This week I have been reading a new book by Ramona Richards titled “My Mother’s Quilts”. This book is full of stories by Ramona Richards of her family, childhood and youth, how great quilts she owns have come to be, and events in her life surrounded by quilting. There is a lot of passion, and love to her family that is felt and read throughout this book.
Each page of the book illustrates a story related to a quilt from the author’s collection, and each story is quite unique in its description of the life from the past, the trials and tribulations that the author’s family had to go through, and how the family stayed united no matter what happened, and connected through quilts and family heritage.
This book certainly resonates with me, as my grandmother used to be a professional seamstress, just like the author’s relatives. She used to sew for people, and that was her daytime job. My grandfather used to work as a governmental official, and made good money for the time and place they lived in. The family always had good food to eat, no more or less than their neighbors, and were generally not poor. My grandmother didn’t need to work as the grandfather provided for her and the family, but she still always wanted to make herself useful. Her trade took up most of her days safe for her cooking lots of dinner stews, and occasionally even taking care of me, her granddaughter.
Some of my most memorable childhood moments were when I would sew little dresses for my dolls sitting next to my grandmother while she would be sewing prom gowns and evening dresses for her clients. I even remember some of her clients who would come for trying their dresses. My grandmother sewed from her heart, she didn’t have any formal training. She would make her own sketches based on the measurements she would take, and then she would fit dresses and suits on her clients during numerous fittings. She was a seamstress by calling, it was really something she enjoyed, and was truly good at.
When she got too old to sew dresses daily, she still had a lot of scraps left from years of her work, and that was when she started a project of making blankets for all of her grandchildren. Or at least as many as she could make. She was quite set on the idea, and finished at least 4 or 5 of them, if I am not mistaken. In fact, enough for all of her grandchildren. Her blankets were not really quilts, and she didn’t know how to make quilts, but she worked hard on matching fabrics, and making eclectic designs and patterns. Even though I know a lot about sewing, I am still amazed how much work she had to put in to put those blankets together, and they always came out gorgeous and colorful. After those blankets she also made two of my prom dresses – I was so lucky!
I didn’t have the best relationship with my grandmother, but I did my best to be a good granddaughter, as best as I could. I think I succeeded in my small way, I hope. I will never forget sitting next to her, listening to endless opera on radio she loved to listen, and hearing her mumble the tunes while she sewed. Even though my grandmother passed away long ago, now I see her in my own kids – in their faces. Somehow her features have come back, and are to stay in my family, and I often think how much my children resemble her.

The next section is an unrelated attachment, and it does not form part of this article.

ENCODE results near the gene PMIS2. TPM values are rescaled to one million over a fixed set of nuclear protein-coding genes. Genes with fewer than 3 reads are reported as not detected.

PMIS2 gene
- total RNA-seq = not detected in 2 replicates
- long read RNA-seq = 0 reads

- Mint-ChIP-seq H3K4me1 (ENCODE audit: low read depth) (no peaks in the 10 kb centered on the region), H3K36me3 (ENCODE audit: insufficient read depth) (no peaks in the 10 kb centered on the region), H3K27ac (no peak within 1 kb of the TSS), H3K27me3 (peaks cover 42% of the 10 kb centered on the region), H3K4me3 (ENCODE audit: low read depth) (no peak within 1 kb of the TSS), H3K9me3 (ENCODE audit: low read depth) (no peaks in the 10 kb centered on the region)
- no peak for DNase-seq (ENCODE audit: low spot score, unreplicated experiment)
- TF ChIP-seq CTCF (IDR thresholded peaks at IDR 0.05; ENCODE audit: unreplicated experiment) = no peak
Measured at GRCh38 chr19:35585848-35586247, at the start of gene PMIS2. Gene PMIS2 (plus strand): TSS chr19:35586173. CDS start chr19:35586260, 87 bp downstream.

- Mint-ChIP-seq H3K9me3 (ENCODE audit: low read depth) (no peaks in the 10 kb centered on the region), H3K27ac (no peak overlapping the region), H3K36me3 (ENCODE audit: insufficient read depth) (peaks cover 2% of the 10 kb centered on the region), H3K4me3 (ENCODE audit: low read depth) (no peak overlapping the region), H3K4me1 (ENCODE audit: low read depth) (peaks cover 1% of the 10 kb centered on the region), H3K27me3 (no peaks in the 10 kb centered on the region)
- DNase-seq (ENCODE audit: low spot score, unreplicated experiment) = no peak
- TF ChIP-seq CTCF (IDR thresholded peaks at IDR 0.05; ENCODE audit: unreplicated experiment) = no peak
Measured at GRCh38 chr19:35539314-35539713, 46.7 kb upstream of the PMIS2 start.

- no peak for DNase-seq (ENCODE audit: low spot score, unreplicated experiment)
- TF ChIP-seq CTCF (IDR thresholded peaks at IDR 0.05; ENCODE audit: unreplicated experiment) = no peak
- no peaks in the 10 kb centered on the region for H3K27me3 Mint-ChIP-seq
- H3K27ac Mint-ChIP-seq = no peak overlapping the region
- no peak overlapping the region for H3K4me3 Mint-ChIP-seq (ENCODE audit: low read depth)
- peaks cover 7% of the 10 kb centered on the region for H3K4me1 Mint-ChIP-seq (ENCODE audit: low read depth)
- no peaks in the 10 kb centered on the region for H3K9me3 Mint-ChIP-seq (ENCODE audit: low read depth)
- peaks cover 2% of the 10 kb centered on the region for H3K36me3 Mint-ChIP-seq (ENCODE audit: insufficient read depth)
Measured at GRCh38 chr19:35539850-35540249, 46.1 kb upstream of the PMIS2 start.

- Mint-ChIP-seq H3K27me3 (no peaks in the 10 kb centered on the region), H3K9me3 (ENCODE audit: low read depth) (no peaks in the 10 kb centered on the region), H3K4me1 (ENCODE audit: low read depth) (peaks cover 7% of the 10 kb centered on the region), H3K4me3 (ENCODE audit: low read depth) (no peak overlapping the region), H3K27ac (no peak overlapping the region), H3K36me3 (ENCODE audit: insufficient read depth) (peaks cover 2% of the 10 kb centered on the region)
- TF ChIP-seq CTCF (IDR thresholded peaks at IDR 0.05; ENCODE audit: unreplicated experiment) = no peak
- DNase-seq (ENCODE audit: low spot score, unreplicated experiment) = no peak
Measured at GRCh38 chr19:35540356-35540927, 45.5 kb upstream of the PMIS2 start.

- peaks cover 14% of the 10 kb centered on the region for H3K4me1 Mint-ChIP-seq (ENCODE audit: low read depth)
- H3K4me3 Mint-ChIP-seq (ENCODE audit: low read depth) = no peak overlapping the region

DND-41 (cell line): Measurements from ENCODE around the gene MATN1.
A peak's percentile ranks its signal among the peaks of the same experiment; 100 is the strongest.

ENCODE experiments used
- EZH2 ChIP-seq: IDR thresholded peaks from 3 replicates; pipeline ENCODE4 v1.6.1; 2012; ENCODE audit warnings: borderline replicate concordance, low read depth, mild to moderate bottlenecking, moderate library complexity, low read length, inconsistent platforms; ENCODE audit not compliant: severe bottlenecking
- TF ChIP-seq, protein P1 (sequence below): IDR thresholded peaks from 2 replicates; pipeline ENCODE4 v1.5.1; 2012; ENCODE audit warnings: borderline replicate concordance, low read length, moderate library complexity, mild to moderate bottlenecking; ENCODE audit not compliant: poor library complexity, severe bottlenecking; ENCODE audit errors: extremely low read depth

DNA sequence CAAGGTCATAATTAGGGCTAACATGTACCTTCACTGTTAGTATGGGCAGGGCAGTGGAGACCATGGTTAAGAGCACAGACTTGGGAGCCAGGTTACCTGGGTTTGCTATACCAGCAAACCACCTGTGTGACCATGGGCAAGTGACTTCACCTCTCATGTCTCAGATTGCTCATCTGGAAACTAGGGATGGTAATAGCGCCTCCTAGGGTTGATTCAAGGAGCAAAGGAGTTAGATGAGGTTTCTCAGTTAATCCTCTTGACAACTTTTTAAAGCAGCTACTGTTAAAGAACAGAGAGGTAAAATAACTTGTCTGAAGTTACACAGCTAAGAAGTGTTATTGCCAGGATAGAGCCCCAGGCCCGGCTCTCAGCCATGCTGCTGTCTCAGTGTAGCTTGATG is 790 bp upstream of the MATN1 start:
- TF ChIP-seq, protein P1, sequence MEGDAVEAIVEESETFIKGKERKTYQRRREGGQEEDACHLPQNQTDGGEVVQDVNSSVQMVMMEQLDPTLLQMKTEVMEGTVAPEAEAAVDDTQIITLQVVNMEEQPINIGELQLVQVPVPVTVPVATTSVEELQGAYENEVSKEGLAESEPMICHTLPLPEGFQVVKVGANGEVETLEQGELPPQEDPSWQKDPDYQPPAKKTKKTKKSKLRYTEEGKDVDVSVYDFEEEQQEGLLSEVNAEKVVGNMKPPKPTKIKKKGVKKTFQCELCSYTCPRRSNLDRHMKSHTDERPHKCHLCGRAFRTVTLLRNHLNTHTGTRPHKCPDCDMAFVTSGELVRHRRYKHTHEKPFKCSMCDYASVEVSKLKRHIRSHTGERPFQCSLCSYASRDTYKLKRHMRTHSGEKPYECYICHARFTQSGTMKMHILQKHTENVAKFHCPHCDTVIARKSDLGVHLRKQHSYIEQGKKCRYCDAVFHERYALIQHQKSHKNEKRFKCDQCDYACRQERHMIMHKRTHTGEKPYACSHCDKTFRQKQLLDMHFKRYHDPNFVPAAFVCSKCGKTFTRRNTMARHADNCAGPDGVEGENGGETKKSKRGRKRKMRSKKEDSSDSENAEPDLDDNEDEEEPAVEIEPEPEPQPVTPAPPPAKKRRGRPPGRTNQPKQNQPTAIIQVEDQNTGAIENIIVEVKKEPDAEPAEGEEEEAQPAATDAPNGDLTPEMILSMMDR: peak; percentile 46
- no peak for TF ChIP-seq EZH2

Unfortunately, as I travelled through continents, and countries, I don’t have anything that she owned or gifted to me right now. I think my mother still has a lot of items she made. The book by Ramona Richards truly struck a note in my heart, and made me think about those objects that my grandmother owned and made. When I think about objects and products in my life, I have very few valuables. I have a few gold accessories, some appliances, and technology devices, and I know that they have no value to me, they are just stuff. At the same time, the smallest things like a fork that my grandmother owned, or a large decorative cup that my other grandmother owned would have a lot of value to me, even though they have no nominal value but contain those memories. What I associate the most with my grandmother are those blankets that she made, and that she poured all her heart into.
I was so impressed with the book “My Mother’s Quilts” and the stories in the book, and impressed with Ramona Richards that she kept all those quilts that her family made in good order, and told us, readers, all those great stories. This is the kind of book that you will shed tears over, even though there is no tragedy described, simply people’s life. This book is also very inspirational as Ramona Richards finds her road to God through her life story. This book really made me look back and reflect, not every book does that. It is a valuable quality in a book when it is so moving.
Now Ramona Richards has set up a giveaway of one of her mother’s quilts, and here is how to enter it – – http://bit.ly/MothersQuilts
You can also find it on Amazon here:
Win one of the quilts featured in #MyMothersQuilts by Ramona Richards. Also up for grabs: loads of other prizes including quilting hand warmers, coloring books, and 25 signed copies of Ramona’s book. Winners will be emailed after the contest ends on June 30, 2016. Click the image to get started! http://bit.ly/MothersQuilts
About the Author:
Ramona Richards is an award-winning editor, speaker, author of nine books, and a frequent contributor to devotional collections. An avid live music fan, Ramona loves Nashville, which she’s called home since she was ten. Sensing her mother was near the end of her life, Ramona documented her mother’s stories and lessons behind each family quilt. These stories form the devotions in My Mother’s Quilts. Find out more about Ramona and her books by visiting her online at ramonarichards.com.
Sample of the book was provided free of charge for reading and a review.
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